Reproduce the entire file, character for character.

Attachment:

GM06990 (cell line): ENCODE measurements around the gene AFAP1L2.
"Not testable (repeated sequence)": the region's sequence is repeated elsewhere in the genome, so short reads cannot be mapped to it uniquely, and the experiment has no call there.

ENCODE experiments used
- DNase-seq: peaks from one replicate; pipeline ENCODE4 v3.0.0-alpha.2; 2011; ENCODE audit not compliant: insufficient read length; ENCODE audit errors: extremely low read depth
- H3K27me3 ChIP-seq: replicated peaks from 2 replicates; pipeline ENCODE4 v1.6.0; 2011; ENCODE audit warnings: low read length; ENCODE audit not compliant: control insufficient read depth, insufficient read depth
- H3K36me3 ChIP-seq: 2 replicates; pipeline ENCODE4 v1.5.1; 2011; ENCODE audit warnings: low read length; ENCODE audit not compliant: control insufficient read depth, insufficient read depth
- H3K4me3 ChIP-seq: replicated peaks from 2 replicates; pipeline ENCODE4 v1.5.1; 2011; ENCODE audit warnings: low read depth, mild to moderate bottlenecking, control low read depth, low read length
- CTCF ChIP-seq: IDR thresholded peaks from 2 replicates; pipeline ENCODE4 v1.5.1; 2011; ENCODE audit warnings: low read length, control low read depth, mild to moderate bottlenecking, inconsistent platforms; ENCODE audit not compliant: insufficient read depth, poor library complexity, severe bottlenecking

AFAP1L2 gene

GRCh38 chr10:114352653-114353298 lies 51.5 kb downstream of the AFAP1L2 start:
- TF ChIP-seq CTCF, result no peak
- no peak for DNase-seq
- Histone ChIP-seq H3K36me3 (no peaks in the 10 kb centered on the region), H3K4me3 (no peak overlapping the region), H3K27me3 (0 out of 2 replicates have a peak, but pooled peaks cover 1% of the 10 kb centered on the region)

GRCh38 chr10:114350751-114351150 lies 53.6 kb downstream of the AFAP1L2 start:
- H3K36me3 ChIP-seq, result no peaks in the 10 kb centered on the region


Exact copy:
GM06990 (cell line): ENCODE measurements around the gene AFAP1L2.
"Not testable (repeated sequence)": the region's sequence is repeated elsewhere in the genome, so short reads cannot be mapped to it uniquely, and the experiment has no call there.

ENCODE experiments used
- DNase-seq: peaks from one replicate; pipeline ENCODE4 v3.0.0-alpha.2; 2011; ENCODE audit not compliant: insufficient read length; ENCODE audit errors: extremely low read depth
- H3K27me3 ChIP-seq: replicated peaks from 2 replicates; pipeline ENCODE4 v1.6.0; 2011; ENCODE audit warnings: low read length; ENCODE audit not compliant: control insufficient read depth, insufficient read depth
- H3K36me3 ChIP-seq: 2 replicates; pipeline ENCODE4 v1.5.1; 2011; ENCODE audit warnings: low read length; ENCODE audit not compliant: control insufficient read depth, insufficient read depth
- H3K4me3 ChIP-seq: replicated peaks from 2 replicates; pipeline ENCODE4 v1.5.1; 2011; ENCODE audit warnings: low read depth, mild to moderate bottlenecking, control low read depth, low read length
- CTCF ChIP-seq: IDR thresholded peaks from 2 replicates; pipeline ENCODE4 v1.5.1; 2011; ENCODE audit warnings: low read length, control low read depth, mild to moderate bottlenecking, inconsistent platforms; ENCODE audit not compliant: insufficient read depth, poor library complexity, severe bottlenecking

AFAP1L2 gene

GRCh38 chr10:114352653-114353298 lies 51.5 kb downstream of the AFAP1L2 start:
- TF ChIP-seq CTCF, result no peak
- no peak for DNase-seq
- Histone ChIP-seq H3K36me3 (no peaks in the 10 kb centered on the region), H3K4me3 (no peak overlapping the region), H3K27me3 (0 out of 2 replicates have a peak, but pooled peaks cover 1% of the 10 kb centered on the region)

GRCh38 chr10:114350751-114351150 lies 53.6 kb downstream of the AFAP1L2 start:
- H3K36me3 ChIP-seq, result no peaks in the 10 kb centered on the region